6: And he said to me, "It is done! I am the Alpha and the Omega, the beginning and the end. To the thirsty I will give from the fountain of the water of life without payment.
7: He who conquers shall have this heritage, and I will be his God and he shall be my son
Address – by Richard Hartley, Blake’s Father.
For the Love of Blake
As this service is a celebration of the 25 years that Blake had here on earth I think it entirely appropriate that you should all applaud, laugh, say “Hear hear” or cry at the right times. I welcome audience participation – you will know when it is called for. There are some very brave people going to stand in front of you. I am sure that Blake would wish you to respond on his behalf. And if I or anyone else falters your understanding will be much appreciated.
I stand before you a proud father not only of Blake but also of Maria. But today we are here to talk about Blake, in a few weeks time it will be Maria’s big day.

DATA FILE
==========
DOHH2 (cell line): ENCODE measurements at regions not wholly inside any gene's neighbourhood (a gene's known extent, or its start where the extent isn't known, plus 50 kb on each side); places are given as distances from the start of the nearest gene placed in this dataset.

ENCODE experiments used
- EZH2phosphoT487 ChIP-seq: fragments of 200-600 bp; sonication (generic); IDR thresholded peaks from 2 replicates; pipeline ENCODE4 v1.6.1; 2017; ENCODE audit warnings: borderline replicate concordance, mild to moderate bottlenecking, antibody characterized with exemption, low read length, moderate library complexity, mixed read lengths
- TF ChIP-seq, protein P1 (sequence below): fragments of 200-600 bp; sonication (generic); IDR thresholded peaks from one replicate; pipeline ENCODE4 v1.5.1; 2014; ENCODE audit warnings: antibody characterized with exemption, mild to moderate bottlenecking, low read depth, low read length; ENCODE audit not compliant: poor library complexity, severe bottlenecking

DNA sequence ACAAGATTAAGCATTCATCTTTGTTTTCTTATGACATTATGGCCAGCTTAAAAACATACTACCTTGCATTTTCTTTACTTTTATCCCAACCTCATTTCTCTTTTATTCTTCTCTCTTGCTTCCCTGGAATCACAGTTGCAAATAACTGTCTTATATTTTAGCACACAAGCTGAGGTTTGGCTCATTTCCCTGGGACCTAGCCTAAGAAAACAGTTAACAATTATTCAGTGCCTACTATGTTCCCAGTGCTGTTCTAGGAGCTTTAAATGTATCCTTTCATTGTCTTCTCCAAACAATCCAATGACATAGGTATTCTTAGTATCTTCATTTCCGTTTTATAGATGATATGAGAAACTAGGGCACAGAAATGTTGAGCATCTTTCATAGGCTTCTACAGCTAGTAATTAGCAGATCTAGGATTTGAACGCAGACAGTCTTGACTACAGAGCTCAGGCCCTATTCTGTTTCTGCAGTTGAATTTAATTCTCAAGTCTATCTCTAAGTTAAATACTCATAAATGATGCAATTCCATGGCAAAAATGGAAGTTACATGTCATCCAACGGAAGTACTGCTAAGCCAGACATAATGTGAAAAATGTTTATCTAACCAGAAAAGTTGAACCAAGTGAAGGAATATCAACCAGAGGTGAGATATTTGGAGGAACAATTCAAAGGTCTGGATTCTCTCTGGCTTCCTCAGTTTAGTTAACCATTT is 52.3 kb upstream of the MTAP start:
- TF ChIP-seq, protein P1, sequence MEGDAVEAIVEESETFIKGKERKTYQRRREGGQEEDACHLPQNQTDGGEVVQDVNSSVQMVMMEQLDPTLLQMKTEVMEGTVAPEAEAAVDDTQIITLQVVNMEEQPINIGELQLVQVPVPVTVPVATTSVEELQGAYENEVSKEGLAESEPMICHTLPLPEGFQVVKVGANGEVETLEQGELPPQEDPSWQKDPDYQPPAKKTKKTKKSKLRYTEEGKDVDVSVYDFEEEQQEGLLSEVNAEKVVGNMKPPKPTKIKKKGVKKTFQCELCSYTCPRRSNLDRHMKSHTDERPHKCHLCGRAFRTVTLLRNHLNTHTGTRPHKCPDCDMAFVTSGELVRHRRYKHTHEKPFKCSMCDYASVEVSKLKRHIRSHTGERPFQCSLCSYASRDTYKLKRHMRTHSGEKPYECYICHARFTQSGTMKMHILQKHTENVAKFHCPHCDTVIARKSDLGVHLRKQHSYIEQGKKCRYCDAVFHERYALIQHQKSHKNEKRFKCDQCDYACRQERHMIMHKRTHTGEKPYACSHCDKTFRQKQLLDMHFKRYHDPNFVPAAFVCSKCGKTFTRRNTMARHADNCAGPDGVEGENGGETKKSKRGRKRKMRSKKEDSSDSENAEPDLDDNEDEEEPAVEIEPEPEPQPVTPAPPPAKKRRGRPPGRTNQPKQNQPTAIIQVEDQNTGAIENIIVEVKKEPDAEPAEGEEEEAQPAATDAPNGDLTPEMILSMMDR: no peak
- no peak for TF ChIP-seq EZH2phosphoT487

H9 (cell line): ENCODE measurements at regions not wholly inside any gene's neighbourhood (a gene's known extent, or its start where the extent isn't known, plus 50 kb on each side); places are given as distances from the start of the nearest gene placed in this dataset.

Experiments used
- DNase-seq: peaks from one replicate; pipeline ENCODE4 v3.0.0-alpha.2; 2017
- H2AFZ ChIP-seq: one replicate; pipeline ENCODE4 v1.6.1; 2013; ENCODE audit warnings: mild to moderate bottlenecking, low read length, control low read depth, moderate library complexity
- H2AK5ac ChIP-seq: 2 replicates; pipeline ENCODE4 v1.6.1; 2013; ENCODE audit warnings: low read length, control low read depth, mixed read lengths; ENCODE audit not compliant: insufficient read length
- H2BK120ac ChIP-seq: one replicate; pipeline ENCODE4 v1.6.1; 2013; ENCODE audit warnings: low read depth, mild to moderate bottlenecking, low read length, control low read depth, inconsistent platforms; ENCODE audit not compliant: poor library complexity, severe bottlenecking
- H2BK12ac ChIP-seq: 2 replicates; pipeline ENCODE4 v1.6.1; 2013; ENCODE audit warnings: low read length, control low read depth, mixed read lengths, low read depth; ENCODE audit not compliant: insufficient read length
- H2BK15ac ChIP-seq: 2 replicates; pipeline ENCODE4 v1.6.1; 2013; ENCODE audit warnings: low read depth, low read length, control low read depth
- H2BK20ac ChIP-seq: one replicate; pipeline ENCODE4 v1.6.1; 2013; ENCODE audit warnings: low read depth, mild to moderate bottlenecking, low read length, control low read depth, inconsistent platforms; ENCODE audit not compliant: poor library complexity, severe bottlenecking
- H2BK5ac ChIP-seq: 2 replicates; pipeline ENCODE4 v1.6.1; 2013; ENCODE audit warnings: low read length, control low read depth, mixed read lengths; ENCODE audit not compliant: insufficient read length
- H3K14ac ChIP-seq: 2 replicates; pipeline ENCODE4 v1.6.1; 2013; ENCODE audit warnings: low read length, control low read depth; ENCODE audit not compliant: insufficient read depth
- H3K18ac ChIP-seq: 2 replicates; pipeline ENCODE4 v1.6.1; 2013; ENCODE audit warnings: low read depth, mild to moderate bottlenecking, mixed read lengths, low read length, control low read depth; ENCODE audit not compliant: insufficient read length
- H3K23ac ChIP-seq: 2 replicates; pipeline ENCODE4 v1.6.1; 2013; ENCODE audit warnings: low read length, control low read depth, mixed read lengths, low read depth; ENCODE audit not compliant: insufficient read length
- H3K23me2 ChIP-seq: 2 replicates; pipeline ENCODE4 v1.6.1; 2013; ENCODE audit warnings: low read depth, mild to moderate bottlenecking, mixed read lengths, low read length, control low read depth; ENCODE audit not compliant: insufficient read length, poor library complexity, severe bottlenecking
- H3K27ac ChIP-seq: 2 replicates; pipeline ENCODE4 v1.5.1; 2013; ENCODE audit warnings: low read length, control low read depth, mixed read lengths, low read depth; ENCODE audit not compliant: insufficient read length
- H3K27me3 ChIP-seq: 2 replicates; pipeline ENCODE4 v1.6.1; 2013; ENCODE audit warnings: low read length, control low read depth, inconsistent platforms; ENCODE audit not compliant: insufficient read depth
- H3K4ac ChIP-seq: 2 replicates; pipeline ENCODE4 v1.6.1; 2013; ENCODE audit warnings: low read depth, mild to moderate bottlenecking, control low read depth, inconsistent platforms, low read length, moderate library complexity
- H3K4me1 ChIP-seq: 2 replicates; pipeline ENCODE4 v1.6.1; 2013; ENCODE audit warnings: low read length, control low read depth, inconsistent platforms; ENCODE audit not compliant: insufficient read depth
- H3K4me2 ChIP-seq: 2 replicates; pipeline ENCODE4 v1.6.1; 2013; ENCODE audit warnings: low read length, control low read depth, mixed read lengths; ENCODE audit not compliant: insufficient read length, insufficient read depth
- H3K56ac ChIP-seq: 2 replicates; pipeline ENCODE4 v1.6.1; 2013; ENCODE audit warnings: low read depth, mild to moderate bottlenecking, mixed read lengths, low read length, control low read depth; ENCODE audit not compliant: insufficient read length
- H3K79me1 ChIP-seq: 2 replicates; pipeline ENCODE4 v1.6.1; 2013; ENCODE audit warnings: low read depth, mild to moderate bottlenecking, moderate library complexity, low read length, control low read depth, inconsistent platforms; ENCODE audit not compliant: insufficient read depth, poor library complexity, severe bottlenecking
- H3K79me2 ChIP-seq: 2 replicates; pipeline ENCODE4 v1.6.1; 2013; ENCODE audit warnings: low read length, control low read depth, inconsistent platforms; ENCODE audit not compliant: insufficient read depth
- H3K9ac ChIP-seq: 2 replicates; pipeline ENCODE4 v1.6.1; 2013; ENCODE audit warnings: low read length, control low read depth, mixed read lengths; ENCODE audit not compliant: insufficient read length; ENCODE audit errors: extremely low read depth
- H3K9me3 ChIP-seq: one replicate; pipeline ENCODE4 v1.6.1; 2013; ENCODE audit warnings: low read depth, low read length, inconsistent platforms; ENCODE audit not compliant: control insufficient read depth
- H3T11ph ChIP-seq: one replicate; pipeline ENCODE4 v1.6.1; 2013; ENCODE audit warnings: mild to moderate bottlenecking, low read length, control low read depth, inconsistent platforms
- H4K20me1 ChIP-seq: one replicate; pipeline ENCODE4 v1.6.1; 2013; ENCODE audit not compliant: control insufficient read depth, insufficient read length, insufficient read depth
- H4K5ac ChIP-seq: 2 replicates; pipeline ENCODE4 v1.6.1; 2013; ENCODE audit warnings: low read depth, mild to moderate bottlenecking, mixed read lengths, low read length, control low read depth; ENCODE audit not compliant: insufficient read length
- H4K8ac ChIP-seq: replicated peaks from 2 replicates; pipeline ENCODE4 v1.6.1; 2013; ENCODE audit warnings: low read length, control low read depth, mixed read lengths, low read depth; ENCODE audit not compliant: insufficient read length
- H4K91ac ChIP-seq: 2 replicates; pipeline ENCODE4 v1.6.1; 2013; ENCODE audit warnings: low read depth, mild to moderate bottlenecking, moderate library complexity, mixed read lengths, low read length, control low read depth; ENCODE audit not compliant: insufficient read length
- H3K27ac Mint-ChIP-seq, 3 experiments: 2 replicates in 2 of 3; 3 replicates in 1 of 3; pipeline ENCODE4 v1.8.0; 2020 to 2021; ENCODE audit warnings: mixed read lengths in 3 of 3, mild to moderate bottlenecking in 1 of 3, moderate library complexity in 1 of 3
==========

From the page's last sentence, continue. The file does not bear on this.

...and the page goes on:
I have not only lost a son but also my soulmate and best friend, we had a special relationship and understanding of each other, and his love for me was unconditional. I could see so much of me in him and we often thought down the same lines.
I want you when you see or hear a game of cricket being played to think of Blake; I want you to think that Blake lived his life like that game, it’s almost a religion. We can think of the all-pervading nature of God in cricketing terms:
I am the batsman and the bat;
the bowler and the ball;
The cricket pitch, stumps and all !
He knew the boundaries of life – what you can go up to but not beyond. He knew that when he was out, he was out; and to take it like a man. He knew he could take a chance by weighing up the odds on a single run. By hitting 6’s or 4’s there is also a chance of being caught-out. He knew he could be stumped at any time. Blake played life with a straight bat (a reminder of his correctness of action) Blake kept his eye on the ball (which showed he was not going to be diverted from his true objectives). And Blake learnt to play the game (and that is to be fair and honest in his dealings with others).